The main bus company in Jordan is Jett Bus. You are able to make "online reservations" but I'm still not convinced they would hold up if the bus was really busy the day you were trying to travel. If you fill out the details on the website, you will get an email saying that the reservation department will get back to you, and then another email a couple days later with a vague "your reservation is confirmed"...with no details of what reservation this is, departure information, or even the cities. Both times we used Jett Bus (Amman-Petra & Aqaba-Irbid), we went to the office the day before to purchase the tickets just to make sure we have them.
Petra speaks for itself. It is amazing and you can easily spend two days exploring the different trails and hidden places. If you have the Jordan Pass, make sure you buy the one that includes two (or three) days at Petra. If you buy your ticket at the gate, make sure you buy the multi-day ticket on Day 1 or you will have to pay the one day price again on Day 2 (50JD for one day, 55JD for two days). We covered almost all the marked hiking trails ,the Place of High Sacrifice and the Monastery (850 steps) are a bit more difficult, but definitely worth the climbs.
There is no Jett bus from Petra to Wadi Rum, but there is a small local van bus that makes the route every morning at 6am as long as they have enough passengers. Your hotel in Petra can call them and they will come pick you up from your hotel. It is meant to cost 7JD, but we paid 10JD because there was only 4 of us on the bus and they said they had to make more money to make the trip.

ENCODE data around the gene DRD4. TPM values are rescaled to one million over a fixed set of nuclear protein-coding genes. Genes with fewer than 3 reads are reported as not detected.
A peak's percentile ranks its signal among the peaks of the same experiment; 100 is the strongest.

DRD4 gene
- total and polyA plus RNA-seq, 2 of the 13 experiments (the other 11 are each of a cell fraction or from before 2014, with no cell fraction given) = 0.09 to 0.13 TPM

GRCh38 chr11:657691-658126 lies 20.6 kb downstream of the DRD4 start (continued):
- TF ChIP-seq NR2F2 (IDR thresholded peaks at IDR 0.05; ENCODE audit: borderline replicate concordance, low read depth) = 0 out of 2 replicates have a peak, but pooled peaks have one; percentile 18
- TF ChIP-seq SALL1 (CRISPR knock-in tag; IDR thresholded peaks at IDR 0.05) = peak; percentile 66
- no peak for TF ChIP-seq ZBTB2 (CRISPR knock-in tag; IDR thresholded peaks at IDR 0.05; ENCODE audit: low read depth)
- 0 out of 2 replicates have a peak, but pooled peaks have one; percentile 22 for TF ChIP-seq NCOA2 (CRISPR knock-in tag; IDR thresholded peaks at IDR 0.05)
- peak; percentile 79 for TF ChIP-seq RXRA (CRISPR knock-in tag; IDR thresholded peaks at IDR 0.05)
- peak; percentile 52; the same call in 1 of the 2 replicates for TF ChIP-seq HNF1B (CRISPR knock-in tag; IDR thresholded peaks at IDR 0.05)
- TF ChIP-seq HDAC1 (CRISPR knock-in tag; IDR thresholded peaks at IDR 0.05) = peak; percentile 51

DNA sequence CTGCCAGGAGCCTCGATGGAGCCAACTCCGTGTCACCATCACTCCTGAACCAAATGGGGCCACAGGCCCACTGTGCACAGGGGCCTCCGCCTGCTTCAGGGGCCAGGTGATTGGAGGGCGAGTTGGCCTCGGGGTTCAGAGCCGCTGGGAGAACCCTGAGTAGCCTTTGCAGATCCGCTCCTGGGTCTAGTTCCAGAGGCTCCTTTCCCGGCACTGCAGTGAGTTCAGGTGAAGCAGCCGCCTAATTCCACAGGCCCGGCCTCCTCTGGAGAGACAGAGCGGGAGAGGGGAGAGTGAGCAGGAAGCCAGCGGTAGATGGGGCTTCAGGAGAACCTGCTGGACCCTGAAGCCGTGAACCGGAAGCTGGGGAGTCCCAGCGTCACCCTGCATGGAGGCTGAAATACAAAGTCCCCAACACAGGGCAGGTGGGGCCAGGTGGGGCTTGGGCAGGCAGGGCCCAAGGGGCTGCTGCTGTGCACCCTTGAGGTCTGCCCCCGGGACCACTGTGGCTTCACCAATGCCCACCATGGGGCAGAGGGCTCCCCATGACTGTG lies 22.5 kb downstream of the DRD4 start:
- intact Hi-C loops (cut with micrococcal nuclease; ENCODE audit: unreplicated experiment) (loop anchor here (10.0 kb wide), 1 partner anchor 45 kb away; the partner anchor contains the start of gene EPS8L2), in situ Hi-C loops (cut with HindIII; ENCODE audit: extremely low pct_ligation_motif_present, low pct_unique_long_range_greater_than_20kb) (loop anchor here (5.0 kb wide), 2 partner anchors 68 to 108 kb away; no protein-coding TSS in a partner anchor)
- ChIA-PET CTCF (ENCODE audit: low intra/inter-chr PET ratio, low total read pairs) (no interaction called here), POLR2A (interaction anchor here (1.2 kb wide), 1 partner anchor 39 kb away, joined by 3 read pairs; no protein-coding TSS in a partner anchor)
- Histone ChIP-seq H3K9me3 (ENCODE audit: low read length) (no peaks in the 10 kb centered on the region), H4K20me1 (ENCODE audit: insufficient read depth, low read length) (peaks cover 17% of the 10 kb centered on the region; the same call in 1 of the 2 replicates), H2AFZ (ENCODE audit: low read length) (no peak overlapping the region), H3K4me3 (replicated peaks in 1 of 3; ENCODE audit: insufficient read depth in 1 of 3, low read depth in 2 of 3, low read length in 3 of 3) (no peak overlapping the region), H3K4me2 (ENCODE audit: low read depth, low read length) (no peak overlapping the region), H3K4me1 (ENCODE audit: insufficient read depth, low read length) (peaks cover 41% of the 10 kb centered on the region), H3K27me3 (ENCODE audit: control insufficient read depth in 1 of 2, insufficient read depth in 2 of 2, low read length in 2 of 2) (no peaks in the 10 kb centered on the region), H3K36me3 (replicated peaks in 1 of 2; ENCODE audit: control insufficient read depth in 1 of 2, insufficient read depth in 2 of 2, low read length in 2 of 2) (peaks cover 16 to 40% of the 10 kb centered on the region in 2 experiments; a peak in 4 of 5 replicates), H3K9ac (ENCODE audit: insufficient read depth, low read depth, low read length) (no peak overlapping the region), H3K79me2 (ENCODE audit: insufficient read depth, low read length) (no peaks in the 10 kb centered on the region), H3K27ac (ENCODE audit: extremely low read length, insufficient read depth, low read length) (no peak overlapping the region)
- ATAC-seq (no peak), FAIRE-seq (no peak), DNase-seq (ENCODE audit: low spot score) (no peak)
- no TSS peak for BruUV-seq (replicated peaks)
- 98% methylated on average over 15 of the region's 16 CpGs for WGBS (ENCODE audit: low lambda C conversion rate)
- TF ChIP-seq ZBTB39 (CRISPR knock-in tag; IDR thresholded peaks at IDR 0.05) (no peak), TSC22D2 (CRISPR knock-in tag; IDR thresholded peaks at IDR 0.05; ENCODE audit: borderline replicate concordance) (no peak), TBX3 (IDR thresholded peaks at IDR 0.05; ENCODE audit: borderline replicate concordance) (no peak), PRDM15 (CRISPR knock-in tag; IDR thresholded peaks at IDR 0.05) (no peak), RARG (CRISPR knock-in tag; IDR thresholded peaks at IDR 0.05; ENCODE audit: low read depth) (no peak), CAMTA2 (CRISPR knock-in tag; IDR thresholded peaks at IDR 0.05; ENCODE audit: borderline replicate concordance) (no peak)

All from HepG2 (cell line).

If you are heading to Wadi Rum, I would advise you make clear instructions with your camp before you get there. We were travelling in May (a lower tourist season) and it seemed like several different companies (we used Wadi Rum Beduland Camp) made bookings separately, but everyone ended up in the same camp in the desert. When you arrive in the town of Wadi Rum, there isn't much there and not much to do unless you have a jeep to take you out to your camp or on a tour (the taxis can't make the trip to the camps, as it is all 4WD sand territory). A jeep your is pricey but worth doing since you will cover off a lot of the sites in a day (and you can't really walk between them). It was pretty amazing spending two nights in the quiet isolation of the desert. Plus there was kittens at the camp, so that's a bonus. There is no food at the camps aside from what they provide, so be clear on what meals are included in our accommodation. If meals aren't included, come prepared with food or expect to pay more for meals and water etc at the camp.
The trip from Wadi Rum to Aqaba seems to only be possible by taxi. We paid 30JD between 4 people and it took about an hour and 20 minutes to drive. Aqaba was the most Western place we visited, with liquor stores (beer was 1.5-2JD vs 3-6JD everywhere else) and dive shops on every corner. It is very close to Eilat, Israel, and you can see the city lights across the narrow channel of the Gulf of Aqaba in the Red Sea. If you are crossing into Israel, and you don't require a visa (most Western countries don't need one), you can cross via the Wadi Araba Border Rd near Aqaba. If you do need a visa, apparently you need one beforehand to cross at this border or can get one on arrival using the north border at the Sheikh Hussein Bridge (an hour drive from Irbid).
Overall, Jordan is an amazing place. We were told tourism is down 80% (maybe an exaggeration, but you get the idea) because people hear it is unsafe and are afraid to visit now. We felt safe the entire time we were there and for the most part the people we met were lovely. Like anywhere, some people try to take advantage of tourists by charging you more money that they should (especially taxi drivers! We used Uber in Amman to avoid this), but just be aware and willing to push back on the prices. The only reason we didn't stay longer was the cost. Having come from India, and being on a pretty tight budget, we couldn't stay for longer, but we are very glad we made it for these 9 days.